Don’t misunderstand me, I like elitism as much as the next person (I am a Mac user, a film snob, a label whore and I like to take smug satisfaction in being more technically literate than almost everyone else I meet), and I understand the very real support reasons for not wanting to make something easily exposed or a one-click option.

    Having said that, I fundamentally believe that the way to solve that problem — and it is a problem, I’ll grant you — isn’t to disregard the need for real UI and UX work. I’m not saying you are arguing that — I really don’t think you are — but too many people confuse a solid UI or natural user experience with “being easy” rather than being right.

    This, I think, is one of the downsides when a more technical project like MU gets merged into a consumer facing web app like WordPress. Yes, it makes sense technically to share the codebase and keep it all the same, but the at the same time, when you make the two products one, I have a hard time with the argument that all the MU — excuse me, multisite — features should be hidden and have to be kludgily enabled to work. And it is a kludge. It might not be hard, but it’s inelegant and there are better ways to do it.

    The real solution — the only real solution — to preventing people from flooding forums asking about features they don’t need and will screw up enabling is proper education. That’s it. That doesn’t mean you stop all of the people who come to you for help. That doesn’t mean you stop all the idiots from trying to enable multisite without needing it, but to me, that’s the only solution. Have better documentation, better explain WHAT multisite is and who needs to use it.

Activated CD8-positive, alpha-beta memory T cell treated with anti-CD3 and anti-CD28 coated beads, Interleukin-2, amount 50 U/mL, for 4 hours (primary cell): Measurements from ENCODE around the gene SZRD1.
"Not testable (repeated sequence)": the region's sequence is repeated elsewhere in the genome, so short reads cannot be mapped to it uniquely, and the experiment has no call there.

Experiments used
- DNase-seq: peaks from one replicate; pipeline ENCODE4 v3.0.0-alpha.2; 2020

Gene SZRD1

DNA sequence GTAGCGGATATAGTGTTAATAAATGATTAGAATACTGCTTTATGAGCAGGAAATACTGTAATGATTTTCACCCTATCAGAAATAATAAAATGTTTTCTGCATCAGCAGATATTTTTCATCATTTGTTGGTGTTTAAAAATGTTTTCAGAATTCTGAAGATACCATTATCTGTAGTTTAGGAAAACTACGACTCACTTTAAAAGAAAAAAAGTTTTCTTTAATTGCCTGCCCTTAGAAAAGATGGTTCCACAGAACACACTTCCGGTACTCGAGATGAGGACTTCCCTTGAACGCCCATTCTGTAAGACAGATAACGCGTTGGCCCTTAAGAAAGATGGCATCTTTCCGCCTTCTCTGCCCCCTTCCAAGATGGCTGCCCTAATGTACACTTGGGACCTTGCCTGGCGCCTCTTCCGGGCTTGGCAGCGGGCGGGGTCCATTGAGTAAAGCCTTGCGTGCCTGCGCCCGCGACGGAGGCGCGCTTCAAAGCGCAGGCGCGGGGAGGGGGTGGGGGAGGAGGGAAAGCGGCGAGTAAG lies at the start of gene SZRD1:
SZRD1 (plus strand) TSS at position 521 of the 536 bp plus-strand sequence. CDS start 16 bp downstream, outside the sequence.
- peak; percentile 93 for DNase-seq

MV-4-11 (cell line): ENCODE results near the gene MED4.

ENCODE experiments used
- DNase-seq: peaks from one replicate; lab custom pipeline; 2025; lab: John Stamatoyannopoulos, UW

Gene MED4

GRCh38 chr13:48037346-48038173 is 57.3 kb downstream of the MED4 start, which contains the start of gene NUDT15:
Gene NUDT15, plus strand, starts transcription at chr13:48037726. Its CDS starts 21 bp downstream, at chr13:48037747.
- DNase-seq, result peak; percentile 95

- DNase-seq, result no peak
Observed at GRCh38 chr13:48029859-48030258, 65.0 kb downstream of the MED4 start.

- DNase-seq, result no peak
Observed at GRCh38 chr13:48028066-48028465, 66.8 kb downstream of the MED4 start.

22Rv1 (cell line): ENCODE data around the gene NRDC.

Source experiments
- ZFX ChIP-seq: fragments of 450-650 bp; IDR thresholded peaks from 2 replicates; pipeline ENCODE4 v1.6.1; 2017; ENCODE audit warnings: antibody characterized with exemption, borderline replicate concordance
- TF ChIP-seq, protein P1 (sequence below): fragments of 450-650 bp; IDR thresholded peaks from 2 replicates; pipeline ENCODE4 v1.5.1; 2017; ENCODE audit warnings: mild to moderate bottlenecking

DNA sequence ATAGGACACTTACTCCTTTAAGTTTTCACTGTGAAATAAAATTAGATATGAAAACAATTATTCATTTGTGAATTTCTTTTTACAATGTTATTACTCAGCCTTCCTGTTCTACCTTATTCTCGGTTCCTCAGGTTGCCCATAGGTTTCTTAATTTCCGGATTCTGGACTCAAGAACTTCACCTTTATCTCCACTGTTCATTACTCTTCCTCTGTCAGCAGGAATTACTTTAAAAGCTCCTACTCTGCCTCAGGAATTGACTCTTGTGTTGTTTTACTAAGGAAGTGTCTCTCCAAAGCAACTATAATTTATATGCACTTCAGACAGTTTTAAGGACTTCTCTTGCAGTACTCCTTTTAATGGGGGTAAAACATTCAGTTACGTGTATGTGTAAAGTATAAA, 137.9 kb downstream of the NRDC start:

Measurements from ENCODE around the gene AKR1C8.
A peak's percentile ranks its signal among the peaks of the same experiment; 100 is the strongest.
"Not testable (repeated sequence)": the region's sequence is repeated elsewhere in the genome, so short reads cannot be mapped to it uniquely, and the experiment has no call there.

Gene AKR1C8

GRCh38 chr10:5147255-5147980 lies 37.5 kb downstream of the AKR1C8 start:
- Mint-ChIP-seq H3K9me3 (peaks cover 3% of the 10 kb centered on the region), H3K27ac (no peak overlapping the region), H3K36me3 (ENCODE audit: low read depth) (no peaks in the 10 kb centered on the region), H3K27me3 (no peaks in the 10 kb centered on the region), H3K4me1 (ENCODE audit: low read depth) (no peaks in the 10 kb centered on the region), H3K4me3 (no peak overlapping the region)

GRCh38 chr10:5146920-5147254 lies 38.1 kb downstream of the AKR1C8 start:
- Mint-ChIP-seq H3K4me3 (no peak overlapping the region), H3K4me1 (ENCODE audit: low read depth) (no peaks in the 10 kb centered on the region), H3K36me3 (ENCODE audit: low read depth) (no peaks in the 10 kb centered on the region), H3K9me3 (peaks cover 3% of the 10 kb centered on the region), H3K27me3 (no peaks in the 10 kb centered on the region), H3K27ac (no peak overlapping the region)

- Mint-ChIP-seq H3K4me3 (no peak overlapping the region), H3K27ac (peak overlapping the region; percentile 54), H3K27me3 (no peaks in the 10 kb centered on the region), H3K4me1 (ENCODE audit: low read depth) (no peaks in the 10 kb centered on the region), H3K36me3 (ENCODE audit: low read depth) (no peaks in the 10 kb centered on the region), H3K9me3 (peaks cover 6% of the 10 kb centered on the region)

Same for custom post types. The biggest problem with CPT was that it was explained in a really shitty way all the way around. It was NEVER explained properly and theme developers, plugin developers and end users never got the idea that was intended by the core team. That’s why custom post formats are here — in large part.

    My feeling on WordPress is this: If you’re going to tout simplicity and ease of use and development, you can’t have it both ways. You can’t make some stuff hard to find or enable and other stuff straight forward. That’s not WordPress. That’s not why WordPress has been so successful. I might criticize WordPress, I might prefer the technical merits of other CMS solutions — but WordPress is WordPress because it is consistent. Lose the consistency and you might as well go to Drupal and get a better framework.

    Educate users and developers about what features do and who they are designed for. A bunch of confusion would be solved if there was a well-written FAQ on multisite that explicitly states who it is not for and describes very specific scenarios for when it should be used.

    If you obscure usability to try to pre-select your user base, you run the risk of having no end users. If multisite were a distinct project or spin of WordPress, I’d be more inclined to agree, but given that it is a feature of a consumer-focussed project, I think it’s dangerous to try to weed out the idiots by making stuff harder than it should be. The idiots are already here. The only way to improve the situation is to educate.

    • Christina writes, “You can’t make some stuff hard to find or enable and other stuff straight forward. That’s not WordPress.” Very true, that’s Windows.